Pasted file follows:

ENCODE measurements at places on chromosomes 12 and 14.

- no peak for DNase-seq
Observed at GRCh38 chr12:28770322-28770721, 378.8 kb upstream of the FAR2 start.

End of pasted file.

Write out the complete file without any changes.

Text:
ENCODE measurements at places on chromosomes 12 and 14.

- no peak for DNase-seq
Observed at GRCh38 chr12:28770322-28770721, 378.8 kb upstream of the FAR2 start.